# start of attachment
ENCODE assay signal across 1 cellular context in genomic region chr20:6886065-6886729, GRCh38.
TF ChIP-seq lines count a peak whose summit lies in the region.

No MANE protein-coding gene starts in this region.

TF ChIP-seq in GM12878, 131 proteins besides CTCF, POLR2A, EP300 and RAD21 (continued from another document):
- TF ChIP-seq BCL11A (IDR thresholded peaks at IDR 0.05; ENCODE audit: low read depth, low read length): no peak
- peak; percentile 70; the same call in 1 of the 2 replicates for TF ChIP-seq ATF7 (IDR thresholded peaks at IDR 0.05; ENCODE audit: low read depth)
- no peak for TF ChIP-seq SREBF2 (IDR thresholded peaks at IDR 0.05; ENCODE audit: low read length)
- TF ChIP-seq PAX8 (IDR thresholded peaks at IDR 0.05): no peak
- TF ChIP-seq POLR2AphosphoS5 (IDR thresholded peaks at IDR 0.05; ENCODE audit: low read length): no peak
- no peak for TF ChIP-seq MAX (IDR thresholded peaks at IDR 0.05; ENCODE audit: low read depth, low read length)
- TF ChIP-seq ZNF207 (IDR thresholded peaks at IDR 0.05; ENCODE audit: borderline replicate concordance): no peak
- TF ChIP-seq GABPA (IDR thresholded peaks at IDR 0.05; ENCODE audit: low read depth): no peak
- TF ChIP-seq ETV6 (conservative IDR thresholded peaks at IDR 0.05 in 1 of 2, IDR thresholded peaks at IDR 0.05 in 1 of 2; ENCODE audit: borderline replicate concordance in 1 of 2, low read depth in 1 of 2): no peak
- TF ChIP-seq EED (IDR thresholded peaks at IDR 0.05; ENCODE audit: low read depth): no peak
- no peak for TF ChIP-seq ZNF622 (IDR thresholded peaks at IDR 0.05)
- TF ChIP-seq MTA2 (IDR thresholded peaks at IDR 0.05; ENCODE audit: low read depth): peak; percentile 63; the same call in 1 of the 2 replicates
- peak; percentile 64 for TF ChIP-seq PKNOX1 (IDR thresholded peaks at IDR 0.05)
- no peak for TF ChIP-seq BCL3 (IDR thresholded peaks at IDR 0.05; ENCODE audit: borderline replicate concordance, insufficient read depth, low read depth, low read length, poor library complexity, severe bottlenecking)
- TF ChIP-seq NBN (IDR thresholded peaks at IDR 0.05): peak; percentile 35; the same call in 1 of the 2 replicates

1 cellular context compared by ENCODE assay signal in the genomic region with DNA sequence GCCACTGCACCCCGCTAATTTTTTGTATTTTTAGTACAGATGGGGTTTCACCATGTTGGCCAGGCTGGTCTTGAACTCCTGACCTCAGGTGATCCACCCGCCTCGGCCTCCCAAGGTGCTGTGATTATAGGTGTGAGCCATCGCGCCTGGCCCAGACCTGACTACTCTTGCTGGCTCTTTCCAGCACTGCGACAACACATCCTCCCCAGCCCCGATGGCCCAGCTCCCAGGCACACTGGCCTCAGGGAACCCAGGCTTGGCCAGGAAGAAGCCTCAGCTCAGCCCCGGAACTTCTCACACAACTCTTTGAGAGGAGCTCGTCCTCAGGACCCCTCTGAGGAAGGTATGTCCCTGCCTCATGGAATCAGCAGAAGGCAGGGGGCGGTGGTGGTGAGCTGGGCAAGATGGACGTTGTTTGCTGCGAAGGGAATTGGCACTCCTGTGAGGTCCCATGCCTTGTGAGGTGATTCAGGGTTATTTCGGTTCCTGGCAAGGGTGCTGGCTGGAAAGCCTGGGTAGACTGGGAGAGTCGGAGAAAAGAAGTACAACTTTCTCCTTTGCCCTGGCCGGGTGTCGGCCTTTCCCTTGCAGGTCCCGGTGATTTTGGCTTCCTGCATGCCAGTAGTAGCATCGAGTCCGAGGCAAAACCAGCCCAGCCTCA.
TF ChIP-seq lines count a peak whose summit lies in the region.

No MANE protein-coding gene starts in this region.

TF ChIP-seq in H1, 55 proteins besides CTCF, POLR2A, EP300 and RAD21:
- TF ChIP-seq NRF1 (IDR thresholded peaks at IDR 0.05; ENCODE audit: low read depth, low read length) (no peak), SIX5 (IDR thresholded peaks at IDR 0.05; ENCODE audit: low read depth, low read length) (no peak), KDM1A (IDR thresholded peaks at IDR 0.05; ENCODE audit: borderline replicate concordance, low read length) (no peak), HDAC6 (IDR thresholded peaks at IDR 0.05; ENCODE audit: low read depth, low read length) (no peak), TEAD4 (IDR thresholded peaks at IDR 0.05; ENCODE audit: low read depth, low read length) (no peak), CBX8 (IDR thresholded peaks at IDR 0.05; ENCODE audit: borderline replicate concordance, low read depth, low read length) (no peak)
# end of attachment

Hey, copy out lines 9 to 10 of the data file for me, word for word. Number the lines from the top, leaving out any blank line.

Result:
- TF ChIP-seq POLR2AphosphoS5 (IDR thresholded peaks at IDR 0.05; ENCODE audit: low read length): no peak
- no peak for TF ChIP-seq MAX (IDR thresholded peaks at IDR 0.05; ENCODE audit: low read depth, low read length)